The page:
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  • C-Sema Team

Read our notes from the Africa & MENA helplines regional consultation 2023 in Gaborone Botswana

November 30, 2023 Gaborone.

Photo: Children solemnly hold candles adorned with flags representing various African countries, commemorating a moment of silence in honor of those children affected by hunger, homelessness, and the scourge of conflict across the continent and around the globe. This poignant scene serves as a poignant reminder of the myriad challenges faced by children today.


Every two-years, child helplines from across the two regions (Africa & MENA) meet to reflect on the state of children and young people in their countries, their contribution to creating a safe environment for children, as well as share experiences and best practice in the provision of services for the children. The Regional Consultation brings together child helplines as well as government representatives, intergovernmental organisations, funding bodies, and development partners.


C-Sema attended this year’s consultation that took place between 27th and 30th, under the theme “All on Board Towards a World Fit for Children; Leveraging on Child Helplines in the Africa and MENA Region.”


Photo: A diverse group of panelists engages in a focused discussion during the regional consultations, each contributing unique insights and perspectives to the discourse.


Here are a few quick takeaways from the conference that our readers may find useful. First it is interesting to know that there are 34 helplines in Africa, meaning that there are still 21 countries in the continent without helplines. That all existing helplines in Africa have adopted the harmonized free of cost number 116 and that about 80% of all helplines in Africa offer their service via both voice and online platforms.


You may also be interested in the latest (trends) reasons why children and young people contact the helplines in Africa. About 34% of all contacts to the helplines in Africa are on mental health. 19% of young people use (contact) helplines to report incidences of violence and most children and young people contact the helplines as a bridge to access social services in their respective communities.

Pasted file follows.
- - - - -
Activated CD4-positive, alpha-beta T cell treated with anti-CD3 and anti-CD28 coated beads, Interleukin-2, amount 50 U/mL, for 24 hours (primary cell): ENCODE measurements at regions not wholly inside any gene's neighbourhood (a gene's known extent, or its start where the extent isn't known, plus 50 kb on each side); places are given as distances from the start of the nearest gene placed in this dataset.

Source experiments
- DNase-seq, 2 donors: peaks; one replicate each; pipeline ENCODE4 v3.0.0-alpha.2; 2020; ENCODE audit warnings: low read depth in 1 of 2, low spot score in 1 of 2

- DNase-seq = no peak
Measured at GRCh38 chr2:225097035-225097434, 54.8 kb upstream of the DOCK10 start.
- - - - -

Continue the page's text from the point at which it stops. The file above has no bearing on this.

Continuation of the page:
The evidence from across the region suggests that children and young people need urgent investments by our governments in the areas of mental health, a global crisis that is now hitting close to our homes. The stats call for an immediate investment in setting up helplines in the 22 countries that helplines are not yet established. And lastly, the stats tell us that violence against children remains a problem in most of our countries in the continent.


Yet another key takeaway is the recommendations that came out of children’s sessions. Children across Africa recommend multiple strategies to promote awareness about helplines, particularly 116 services. Their suggestions include public education via billboards, posters, and school programs, engaging stakeholders like churches and schools, hosting community events like Sunday soccer, organizing visits to helplines, and conducting frequent rural awareness campaigns. ‘These approaches would enhance helpline visibility and accessibility, ensuring effective support reaches those in need.’


Children also advocated for several reporting channels to voice their concerns effectively. They propose training trusted community elders to assist children in handling issues, advocating for public phones accessible to children without personal devices, and creating child-friendly service offices staffed by youth representatives. These recommendations aim to establish reliable and comfortable reporting avenues for children facing various challenges.


With recommended strategies from children across Africa to promote awareness about helplines, the imperative now lies with individual country Child Helplines to execute these resolutions adeptly, creatively, and judiciously as they prepare for upcoming consultations, embodying innovation and wisdom in their implementation strategies.


Prepared by C-Sema's Communication Team.

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